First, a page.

Magazine article New Zealand Management

The Balance of Power

Magazine article New Zealand Management

The Balance of Power

Article excerpt

I THINK I've watched too many American programmes where the chair of the board, dissatisfied with a debate, leaps from their chair with a casting vote or veto. The room falls quiet and the matter is concluded. Just like that. The chair's decision is final and no correspondence will be entered into. It's all very dramatic but is it what actually happens in our part of the world? Our cover story this month looks at the balance of control on boards and asks what style of leadership is expected from a chairperson, as more and more is demanded from boards and accountability and scrutiny rises. Our laws offer a chairperson no more power than any other director--indeed the Companies Act says that even having a chair is optional. See page 70 for the full story.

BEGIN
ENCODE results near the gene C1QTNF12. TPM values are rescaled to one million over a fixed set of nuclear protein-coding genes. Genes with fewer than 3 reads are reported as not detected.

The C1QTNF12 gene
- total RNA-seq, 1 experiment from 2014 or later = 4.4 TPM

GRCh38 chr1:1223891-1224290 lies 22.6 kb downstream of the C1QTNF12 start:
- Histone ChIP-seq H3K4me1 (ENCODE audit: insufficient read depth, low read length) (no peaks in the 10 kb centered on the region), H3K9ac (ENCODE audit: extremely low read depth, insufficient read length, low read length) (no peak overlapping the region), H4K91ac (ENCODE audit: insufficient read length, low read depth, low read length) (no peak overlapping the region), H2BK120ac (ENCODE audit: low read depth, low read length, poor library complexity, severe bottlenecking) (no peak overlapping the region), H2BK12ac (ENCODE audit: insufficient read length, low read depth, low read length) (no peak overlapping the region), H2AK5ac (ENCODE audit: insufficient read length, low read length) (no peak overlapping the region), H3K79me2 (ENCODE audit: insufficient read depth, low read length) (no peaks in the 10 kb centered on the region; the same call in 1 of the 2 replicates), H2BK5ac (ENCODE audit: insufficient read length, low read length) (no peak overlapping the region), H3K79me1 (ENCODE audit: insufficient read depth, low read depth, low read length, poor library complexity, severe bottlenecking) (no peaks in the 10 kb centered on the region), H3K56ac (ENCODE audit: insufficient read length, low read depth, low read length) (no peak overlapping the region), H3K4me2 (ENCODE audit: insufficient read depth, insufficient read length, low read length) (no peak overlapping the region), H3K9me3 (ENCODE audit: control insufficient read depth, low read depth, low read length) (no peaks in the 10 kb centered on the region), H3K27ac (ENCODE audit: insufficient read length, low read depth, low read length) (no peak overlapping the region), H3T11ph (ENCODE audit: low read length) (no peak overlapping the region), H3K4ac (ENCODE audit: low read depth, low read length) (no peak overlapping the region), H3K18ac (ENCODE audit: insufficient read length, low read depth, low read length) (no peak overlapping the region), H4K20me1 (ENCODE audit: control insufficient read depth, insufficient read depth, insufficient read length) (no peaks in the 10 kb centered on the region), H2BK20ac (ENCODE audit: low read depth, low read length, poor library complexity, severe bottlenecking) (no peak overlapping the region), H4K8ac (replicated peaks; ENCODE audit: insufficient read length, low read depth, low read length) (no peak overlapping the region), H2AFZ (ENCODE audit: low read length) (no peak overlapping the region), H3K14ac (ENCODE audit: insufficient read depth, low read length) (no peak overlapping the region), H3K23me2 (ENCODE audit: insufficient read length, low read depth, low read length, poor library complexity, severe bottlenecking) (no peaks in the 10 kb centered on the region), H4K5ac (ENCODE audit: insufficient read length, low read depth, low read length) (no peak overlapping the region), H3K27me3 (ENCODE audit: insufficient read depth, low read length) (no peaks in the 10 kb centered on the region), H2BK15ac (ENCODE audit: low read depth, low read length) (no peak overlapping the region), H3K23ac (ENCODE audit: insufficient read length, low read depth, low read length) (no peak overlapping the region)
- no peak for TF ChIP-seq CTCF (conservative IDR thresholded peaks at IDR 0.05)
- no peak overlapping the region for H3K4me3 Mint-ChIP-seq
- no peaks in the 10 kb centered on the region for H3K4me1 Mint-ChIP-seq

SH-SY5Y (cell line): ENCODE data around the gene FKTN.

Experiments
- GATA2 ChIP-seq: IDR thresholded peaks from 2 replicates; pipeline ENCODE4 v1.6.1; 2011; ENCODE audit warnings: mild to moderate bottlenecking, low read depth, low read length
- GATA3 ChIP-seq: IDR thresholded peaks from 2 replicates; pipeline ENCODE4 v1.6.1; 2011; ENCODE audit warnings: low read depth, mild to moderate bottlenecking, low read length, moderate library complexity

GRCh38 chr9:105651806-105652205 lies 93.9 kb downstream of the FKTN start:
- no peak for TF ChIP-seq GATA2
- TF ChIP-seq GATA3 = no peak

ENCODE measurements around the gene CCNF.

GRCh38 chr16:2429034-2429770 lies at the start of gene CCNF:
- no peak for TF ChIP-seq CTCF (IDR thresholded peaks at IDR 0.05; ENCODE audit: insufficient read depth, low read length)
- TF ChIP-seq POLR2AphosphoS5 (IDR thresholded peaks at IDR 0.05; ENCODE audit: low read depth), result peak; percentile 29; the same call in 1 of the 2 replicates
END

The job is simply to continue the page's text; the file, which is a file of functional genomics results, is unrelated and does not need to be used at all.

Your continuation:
Looking beyond the appropriate level of chairperson power, we review the role board evaluation plays in boosting a company's success. Board evaluations, based around recognised best-practice models, are widely seen as an important method for developing better corporate governance, so what methods work best. We report (page 78) on the three main types of evaluation processes: the consulting-based evaluation, the web-based evaluation and paper-based evaluations. …

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